In 0.000000001 seconds, the energy of 74 middle-aged main sequence stars burst from the Z-click fusion cannon, propelling plasma outward at roughly 9 percent the speed of light.
That’s roughly 80,943,963.6 feet per second.
In five minutes, 4.6 million miles of the ship graveyard was gone, destroyed by the superheated plasma.
Many creatures would see the explosion long before they felt its effects; the light would outrun the blast wave.
In ten minutes, the light reached Alitma, who had stopped a safe distance away in the off-chance that Daniel had been bluffing one last time.
When he saw the weapon flare, Alitma felt a part of him die. His daughter's only hope was gone.
He sighed and added “Curse Daniel Wei Until My Dying Breath” to the list of his life goals.
It was just below “Never Use Temp Agency That Recommended Daniel Wei Again,” but just above "Keep My Temper In Check."
He ordered his crew to activate the cloaking system, and then glumly began the journey home.
In thirty minutes, the light hit Humboldt Sector Judiciary Armada 407, a law enforcement flotilla charged with capturing notorious criminals.
After taking some cursory readings of the area, the armada's commander ordered his captains to shatterwarp out before the brunt of the plasma arrived.
The commander, a would-be politician with a scientific bent, made a note to further investigate the portion of the Quadra sector where the explosion originated.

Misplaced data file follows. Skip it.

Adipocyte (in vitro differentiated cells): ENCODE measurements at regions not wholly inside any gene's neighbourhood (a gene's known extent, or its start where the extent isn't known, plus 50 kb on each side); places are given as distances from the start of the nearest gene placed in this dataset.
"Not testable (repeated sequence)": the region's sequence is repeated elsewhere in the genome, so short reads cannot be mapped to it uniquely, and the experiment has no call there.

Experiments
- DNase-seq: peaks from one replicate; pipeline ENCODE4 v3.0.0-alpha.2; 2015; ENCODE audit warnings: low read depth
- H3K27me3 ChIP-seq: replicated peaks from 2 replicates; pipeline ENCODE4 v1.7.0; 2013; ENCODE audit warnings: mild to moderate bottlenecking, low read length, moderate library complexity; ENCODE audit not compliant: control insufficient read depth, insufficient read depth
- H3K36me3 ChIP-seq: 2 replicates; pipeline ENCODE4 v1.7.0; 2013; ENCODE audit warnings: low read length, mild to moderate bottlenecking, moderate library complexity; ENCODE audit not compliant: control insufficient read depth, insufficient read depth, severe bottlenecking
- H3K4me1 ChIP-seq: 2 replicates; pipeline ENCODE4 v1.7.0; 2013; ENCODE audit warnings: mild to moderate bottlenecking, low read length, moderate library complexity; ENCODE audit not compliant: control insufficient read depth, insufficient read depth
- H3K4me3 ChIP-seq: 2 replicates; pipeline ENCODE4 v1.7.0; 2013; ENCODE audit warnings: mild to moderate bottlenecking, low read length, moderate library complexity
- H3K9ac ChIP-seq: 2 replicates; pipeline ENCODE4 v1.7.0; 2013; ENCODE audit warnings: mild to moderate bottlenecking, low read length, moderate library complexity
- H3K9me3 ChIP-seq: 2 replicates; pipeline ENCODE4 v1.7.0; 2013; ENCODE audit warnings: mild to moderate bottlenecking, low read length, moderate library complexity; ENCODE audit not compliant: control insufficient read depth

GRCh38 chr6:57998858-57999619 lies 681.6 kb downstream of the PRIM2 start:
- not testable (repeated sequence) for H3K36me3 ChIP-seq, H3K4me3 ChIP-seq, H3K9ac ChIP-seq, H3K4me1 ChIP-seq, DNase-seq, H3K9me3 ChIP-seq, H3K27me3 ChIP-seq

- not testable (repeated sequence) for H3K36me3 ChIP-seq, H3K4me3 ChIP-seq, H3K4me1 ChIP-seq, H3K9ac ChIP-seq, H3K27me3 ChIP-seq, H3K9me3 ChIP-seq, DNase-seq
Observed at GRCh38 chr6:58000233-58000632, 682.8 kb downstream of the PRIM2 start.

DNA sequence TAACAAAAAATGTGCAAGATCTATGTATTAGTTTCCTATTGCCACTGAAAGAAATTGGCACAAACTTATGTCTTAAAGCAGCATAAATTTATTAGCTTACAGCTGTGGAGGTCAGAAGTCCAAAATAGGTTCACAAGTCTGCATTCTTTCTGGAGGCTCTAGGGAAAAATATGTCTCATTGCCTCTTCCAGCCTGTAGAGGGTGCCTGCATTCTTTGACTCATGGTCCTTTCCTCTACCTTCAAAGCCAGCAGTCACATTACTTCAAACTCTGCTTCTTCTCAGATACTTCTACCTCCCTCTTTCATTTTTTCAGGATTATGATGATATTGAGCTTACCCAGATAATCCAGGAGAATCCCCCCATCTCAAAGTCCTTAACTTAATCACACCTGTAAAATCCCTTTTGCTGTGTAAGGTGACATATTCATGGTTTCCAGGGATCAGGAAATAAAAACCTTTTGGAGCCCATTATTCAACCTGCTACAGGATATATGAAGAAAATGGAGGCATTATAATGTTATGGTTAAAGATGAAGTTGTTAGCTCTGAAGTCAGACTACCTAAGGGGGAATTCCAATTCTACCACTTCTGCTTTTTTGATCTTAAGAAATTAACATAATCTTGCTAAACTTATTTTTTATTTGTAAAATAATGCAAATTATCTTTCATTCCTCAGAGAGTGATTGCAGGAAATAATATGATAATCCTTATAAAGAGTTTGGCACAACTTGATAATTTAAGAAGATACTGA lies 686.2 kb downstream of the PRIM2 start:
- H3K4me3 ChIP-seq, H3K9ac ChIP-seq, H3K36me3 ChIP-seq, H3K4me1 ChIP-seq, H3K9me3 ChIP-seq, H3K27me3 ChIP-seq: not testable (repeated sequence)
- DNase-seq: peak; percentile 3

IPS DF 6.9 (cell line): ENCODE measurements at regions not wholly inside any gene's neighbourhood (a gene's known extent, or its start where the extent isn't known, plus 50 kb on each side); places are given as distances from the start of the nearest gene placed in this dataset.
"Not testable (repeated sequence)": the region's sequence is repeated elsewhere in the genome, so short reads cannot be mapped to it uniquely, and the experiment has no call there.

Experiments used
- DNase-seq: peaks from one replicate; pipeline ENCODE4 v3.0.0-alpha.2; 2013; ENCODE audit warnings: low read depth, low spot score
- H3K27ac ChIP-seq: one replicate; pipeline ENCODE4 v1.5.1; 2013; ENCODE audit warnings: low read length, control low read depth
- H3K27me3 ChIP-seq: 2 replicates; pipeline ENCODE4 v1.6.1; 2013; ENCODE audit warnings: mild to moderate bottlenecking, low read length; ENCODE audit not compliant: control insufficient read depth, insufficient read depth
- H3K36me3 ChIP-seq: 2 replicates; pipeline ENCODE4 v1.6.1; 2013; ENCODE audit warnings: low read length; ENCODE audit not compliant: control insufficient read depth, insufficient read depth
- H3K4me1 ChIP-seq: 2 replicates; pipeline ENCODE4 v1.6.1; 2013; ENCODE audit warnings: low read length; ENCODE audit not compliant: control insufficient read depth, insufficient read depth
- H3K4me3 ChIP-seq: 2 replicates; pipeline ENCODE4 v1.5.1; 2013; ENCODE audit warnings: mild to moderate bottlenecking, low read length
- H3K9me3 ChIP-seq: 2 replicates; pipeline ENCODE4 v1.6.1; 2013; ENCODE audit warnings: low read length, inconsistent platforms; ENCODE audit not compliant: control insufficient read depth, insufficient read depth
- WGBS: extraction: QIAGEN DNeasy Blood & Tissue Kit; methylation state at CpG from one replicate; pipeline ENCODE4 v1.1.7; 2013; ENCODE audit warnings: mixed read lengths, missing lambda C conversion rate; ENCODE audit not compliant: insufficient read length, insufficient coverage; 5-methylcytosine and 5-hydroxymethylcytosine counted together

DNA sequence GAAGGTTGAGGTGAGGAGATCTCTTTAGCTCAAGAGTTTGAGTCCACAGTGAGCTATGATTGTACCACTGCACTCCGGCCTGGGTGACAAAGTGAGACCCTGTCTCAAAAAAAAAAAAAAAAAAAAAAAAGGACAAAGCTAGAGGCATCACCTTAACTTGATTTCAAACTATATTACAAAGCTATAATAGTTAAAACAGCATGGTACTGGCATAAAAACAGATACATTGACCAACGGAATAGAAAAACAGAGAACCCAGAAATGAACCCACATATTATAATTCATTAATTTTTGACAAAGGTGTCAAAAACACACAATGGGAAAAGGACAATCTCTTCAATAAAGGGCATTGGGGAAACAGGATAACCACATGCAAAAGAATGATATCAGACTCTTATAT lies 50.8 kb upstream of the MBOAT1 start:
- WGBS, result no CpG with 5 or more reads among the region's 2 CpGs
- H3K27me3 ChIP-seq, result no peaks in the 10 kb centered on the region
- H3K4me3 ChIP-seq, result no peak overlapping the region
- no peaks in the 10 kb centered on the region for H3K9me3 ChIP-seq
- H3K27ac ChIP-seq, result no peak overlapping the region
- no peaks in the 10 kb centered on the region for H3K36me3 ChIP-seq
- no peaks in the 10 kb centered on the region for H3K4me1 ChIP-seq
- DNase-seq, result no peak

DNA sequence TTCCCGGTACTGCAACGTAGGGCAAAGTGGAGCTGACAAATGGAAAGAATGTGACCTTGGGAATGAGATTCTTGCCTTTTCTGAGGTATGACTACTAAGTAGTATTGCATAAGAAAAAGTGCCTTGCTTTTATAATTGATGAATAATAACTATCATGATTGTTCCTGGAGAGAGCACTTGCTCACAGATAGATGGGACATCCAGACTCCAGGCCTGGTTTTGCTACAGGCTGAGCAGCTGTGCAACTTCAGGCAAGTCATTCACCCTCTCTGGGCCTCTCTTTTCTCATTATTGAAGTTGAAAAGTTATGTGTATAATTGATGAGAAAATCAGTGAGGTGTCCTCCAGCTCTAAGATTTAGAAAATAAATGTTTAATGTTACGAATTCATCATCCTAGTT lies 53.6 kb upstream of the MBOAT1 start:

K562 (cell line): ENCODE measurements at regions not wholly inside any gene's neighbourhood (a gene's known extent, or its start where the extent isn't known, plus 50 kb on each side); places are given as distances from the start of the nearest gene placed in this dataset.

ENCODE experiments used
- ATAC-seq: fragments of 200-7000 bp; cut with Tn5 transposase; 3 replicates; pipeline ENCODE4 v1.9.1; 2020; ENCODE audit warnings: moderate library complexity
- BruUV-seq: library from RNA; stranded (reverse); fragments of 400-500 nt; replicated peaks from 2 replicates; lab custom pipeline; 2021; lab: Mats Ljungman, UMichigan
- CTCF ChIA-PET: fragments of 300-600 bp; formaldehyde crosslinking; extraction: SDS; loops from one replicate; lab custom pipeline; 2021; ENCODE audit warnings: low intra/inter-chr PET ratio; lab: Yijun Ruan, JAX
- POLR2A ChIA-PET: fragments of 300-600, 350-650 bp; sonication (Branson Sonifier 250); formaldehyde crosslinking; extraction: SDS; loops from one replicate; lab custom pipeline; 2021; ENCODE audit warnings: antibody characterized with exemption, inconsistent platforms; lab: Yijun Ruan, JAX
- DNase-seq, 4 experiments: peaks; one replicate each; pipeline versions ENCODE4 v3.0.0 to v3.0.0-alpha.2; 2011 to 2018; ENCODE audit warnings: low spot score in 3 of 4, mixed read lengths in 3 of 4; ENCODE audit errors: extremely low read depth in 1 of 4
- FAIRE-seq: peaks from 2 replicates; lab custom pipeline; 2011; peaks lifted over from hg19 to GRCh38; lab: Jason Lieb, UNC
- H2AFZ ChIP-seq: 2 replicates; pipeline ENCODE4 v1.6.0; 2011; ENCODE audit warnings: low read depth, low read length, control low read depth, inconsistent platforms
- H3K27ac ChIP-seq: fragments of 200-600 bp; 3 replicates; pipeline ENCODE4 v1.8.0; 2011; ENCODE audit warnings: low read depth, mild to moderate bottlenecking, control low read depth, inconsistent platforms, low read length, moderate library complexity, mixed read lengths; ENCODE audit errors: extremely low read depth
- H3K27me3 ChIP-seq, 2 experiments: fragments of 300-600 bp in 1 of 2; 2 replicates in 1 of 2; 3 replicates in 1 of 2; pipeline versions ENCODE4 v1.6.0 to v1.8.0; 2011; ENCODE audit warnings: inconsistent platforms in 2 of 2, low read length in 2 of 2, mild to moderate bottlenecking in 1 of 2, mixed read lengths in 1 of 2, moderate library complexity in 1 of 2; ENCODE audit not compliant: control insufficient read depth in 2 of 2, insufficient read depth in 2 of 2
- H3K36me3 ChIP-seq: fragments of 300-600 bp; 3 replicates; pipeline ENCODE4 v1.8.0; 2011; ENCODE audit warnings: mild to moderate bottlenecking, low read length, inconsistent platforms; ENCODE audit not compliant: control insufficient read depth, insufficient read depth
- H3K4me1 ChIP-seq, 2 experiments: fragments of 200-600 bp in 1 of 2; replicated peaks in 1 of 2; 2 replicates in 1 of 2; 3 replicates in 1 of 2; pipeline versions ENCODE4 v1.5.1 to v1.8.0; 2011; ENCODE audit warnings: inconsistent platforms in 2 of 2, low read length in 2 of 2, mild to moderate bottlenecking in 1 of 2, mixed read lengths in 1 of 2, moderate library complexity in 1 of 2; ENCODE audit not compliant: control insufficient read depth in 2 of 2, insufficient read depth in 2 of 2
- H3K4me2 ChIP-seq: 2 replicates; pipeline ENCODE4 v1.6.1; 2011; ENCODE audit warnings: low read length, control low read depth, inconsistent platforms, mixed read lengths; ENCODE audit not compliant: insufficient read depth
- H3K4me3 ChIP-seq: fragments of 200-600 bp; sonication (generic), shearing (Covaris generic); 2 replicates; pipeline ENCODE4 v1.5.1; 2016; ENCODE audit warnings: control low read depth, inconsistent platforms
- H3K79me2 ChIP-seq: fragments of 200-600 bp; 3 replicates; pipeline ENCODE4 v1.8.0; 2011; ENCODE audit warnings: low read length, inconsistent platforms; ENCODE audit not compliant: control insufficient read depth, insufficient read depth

There wasn’t supposed to be anything in the area that could go supernova.
He decided, however, that his curiosity would have to wait until he captured his quarry: Alitma, Commerce Overseer of Rosov 6.
In fifteen days, the light shined on a stolen spacecraft that had just dropped out of an artificial wormhole.
The psychopath at the controls drank deeply from the explosion's photons, checked his ship’s bearings, and jumped back into another fabricated aperture in space-time.
In one month, the light warmed a small planetoid so much that a down-on-his-luck entrepreneur decided the tiny rock would be a cozy place to set up a kitchen-supply store.
When the explosion's plasma eventually plowed into the little outlet world, the entrepreneur—who had earlier decided it was a bad business venture—was long gone.
Only one escape pod made it out in time.
In six months, the light fell on a human colony that also housed a colony of thrill-seeking bacteria. The sentient germs voted to borrow one of the colonist’s well-shielded ships and visit the supernova.
The bacteria had never seen one up close.
In one year, the light of the explosion lit up the world of the Yi’at’an collective, a warlike race with insect and amphibian traits.
They saw a beautiful star form in the night, a star burning brighter than any galaxy.
To them, it was a sign of hope. Their seers predicted the supernova would usher in a new era of peace. An era where they would end their warlike ways and work together for the betterment of all.
This was true. Because one of their leading scientists pointed out that the light also meant an apocalyptic explosion would soon destroy their world. And if they didn’t work together, they’d all die.
In the ensuing panic, the same scientist noted that the light of the star looked different from other recorded supernovas.
For a brief moment, the scientist said, it appeared misshapen. Distorted.
None of the other Yi’at’ans cared.
They were all very busy trying get off their planet.